US Climate Variability and Predictability Program

Decreasing calcification in the Southern Ocean may be linked to acidification

The Southern Ocean absorbs a large fraction of anthropogenic-sourced carbon dioxide from the atmosphere each year, driving decreases in the pH and the carbonate ion concentration.  This acidification occurs in a region with a naturally low carbonate ion concentration, and studies suggest that the surface of the Southern Ocean will become undersaturated with respect to calcium carbonate minerals aragonite and calcite by the end of the century.  Most laboratory studies suggest that higher carbon dioxide concentration leads to decreased calcification in coccolithophores, the tiny phytoplankton that contribute to the base of Southern Ocean food webs. 

Coccolithophore cell
A scanning electron micrograph of a single coccolithophore cell, Emiliania huxleyi, a single-celled marine phytoplankton that produces calcium carbonate scales. Credit: Alison Taylor, Wikimedia CC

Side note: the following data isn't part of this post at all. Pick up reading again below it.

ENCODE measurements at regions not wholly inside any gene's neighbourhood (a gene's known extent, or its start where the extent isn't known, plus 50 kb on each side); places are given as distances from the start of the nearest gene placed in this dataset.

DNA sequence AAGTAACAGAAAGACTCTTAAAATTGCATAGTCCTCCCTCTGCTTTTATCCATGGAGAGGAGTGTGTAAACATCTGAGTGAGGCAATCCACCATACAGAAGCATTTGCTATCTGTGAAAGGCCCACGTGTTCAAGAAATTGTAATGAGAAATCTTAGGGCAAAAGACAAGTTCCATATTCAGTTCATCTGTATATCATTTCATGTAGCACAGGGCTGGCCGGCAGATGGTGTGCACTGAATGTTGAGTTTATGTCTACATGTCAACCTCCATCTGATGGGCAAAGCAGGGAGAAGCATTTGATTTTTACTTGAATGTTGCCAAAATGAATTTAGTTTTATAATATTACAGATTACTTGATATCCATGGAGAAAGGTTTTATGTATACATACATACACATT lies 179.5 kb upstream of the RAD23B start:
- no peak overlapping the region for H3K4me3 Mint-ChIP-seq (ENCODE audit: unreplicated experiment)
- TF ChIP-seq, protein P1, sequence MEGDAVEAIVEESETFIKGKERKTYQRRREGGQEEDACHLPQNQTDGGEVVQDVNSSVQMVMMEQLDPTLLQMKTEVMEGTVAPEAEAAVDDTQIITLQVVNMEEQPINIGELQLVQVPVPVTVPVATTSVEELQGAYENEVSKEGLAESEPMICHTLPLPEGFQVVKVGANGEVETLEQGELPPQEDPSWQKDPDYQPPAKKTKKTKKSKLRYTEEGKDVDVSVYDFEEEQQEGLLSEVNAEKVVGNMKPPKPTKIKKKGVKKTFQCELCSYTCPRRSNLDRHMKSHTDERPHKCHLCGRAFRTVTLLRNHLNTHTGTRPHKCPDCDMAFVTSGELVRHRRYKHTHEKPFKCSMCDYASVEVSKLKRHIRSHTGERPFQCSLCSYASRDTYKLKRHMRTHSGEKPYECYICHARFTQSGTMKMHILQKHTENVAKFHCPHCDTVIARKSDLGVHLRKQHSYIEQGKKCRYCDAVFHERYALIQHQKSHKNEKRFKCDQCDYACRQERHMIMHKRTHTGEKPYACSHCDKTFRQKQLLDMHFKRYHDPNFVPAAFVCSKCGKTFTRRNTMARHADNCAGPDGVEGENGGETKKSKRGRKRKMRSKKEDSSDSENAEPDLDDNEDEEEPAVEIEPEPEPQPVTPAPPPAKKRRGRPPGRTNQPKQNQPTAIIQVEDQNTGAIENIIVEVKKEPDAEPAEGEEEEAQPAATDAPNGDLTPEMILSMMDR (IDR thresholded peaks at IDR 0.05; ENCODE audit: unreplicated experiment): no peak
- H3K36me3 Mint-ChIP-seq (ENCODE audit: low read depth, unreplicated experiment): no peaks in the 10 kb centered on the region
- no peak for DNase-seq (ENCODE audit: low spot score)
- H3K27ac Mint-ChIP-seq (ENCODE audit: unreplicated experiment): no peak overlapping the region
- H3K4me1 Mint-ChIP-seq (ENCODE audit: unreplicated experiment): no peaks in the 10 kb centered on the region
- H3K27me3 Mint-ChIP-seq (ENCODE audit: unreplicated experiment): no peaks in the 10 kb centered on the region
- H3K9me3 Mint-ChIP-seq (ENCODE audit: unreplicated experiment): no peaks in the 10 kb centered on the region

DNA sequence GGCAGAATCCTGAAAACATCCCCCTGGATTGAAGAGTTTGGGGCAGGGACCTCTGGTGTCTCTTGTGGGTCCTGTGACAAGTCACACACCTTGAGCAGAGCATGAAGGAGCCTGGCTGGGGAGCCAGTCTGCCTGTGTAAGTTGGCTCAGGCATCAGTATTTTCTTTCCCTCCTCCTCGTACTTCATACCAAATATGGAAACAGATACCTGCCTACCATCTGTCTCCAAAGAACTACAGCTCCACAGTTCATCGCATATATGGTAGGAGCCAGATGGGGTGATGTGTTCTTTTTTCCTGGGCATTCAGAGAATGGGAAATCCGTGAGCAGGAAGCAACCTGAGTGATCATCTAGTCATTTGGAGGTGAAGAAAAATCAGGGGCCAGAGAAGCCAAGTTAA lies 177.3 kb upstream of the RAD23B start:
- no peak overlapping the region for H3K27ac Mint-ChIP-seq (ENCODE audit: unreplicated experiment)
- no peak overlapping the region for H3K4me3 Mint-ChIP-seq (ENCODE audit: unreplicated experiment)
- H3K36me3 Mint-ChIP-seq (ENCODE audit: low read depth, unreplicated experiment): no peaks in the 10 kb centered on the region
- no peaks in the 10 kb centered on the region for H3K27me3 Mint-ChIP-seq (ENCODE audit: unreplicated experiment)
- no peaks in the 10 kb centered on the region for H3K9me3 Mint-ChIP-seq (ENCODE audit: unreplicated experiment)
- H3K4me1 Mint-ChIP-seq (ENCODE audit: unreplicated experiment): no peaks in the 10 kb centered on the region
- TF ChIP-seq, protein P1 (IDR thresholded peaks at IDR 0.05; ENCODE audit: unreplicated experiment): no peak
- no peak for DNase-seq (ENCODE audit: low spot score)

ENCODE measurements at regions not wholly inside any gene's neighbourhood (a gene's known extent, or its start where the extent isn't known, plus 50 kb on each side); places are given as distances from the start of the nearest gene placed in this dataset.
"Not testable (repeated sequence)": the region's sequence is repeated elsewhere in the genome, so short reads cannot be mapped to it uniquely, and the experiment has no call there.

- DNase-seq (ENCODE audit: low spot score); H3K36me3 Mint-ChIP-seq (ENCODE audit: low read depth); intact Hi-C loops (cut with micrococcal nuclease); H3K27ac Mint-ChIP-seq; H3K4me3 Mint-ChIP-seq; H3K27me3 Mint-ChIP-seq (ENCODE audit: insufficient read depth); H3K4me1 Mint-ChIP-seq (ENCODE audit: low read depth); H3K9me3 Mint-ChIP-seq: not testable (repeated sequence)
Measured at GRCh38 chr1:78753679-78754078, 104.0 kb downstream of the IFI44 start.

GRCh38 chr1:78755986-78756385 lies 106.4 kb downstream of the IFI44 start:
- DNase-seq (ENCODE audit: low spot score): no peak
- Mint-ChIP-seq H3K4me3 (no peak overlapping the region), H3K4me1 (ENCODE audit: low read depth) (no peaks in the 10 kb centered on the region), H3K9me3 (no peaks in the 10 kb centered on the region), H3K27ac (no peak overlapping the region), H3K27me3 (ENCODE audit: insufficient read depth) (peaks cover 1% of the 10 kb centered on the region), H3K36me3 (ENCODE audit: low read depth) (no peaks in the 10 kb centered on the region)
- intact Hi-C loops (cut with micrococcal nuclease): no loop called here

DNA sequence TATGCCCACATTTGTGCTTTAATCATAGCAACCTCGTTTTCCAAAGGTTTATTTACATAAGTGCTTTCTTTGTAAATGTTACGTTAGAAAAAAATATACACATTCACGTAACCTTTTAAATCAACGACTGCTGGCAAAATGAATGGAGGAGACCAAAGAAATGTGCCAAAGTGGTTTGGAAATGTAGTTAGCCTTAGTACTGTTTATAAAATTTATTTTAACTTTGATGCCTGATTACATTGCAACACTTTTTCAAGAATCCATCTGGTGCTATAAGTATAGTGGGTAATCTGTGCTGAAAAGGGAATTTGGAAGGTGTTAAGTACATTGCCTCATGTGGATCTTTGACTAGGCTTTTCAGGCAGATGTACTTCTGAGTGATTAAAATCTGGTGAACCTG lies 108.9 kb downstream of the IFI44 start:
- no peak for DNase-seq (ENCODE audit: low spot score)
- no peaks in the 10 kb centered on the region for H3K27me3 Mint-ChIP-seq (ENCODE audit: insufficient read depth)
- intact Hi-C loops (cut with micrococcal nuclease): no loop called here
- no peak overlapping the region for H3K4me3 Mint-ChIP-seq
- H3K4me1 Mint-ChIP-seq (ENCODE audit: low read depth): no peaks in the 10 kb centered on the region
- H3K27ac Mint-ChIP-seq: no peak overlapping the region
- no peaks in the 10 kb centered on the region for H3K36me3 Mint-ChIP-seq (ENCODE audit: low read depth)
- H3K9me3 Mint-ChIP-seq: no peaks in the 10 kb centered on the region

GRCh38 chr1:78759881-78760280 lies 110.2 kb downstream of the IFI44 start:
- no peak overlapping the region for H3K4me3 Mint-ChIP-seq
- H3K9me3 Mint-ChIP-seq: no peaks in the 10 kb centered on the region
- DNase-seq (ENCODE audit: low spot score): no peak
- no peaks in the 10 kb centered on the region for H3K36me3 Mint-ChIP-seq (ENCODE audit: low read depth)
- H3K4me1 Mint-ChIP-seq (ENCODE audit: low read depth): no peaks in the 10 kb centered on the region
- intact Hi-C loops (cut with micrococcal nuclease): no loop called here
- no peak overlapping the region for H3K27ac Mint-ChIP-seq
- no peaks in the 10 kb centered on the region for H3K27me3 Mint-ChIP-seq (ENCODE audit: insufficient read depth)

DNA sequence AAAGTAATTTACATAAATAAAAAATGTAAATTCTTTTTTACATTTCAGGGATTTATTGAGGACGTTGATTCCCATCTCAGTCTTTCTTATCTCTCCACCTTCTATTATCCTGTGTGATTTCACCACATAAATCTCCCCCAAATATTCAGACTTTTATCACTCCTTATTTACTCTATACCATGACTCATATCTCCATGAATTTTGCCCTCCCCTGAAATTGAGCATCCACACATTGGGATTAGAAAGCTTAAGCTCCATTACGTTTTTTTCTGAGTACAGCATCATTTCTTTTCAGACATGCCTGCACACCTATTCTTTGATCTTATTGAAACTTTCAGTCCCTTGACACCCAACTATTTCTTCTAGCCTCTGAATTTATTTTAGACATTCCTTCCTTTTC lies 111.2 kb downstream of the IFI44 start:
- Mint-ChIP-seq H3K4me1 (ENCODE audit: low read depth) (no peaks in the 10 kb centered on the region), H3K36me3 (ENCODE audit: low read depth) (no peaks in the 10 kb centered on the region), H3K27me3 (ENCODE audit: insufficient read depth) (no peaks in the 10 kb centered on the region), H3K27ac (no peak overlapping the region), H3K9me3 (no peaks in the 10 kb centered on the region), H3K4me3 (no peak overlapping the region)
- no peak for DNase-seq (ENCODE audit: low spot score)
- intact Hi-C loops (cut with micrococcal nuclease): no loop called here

Using satellite observations of particulate inorganic carbon (PIC), chlorophyll, and sea surface temperature, a recent study reports a decrease in phytoplankton calcification in the Southern Ocean over the satellite record (1998 to 2014).  Averaged over the whole Southern Ocean, summertime calcification declines by 4%, and large regions in the Pacific and Indian sectors exhibit 9% reductions in calcification and 24% reductions in PIC over the same time period.  The decreases in calcification and PIC occur simultaneously with decreases in the observed carbonate ion concentration, suggesting a possible link between acidification and decreasing calcification in this vulnerable region.  

Written by
Nicole Lovenduski, University of Colorado, Boulder

Natalie M. Freeman and Nicole S. Lovenduski

University of Colorado, Boulder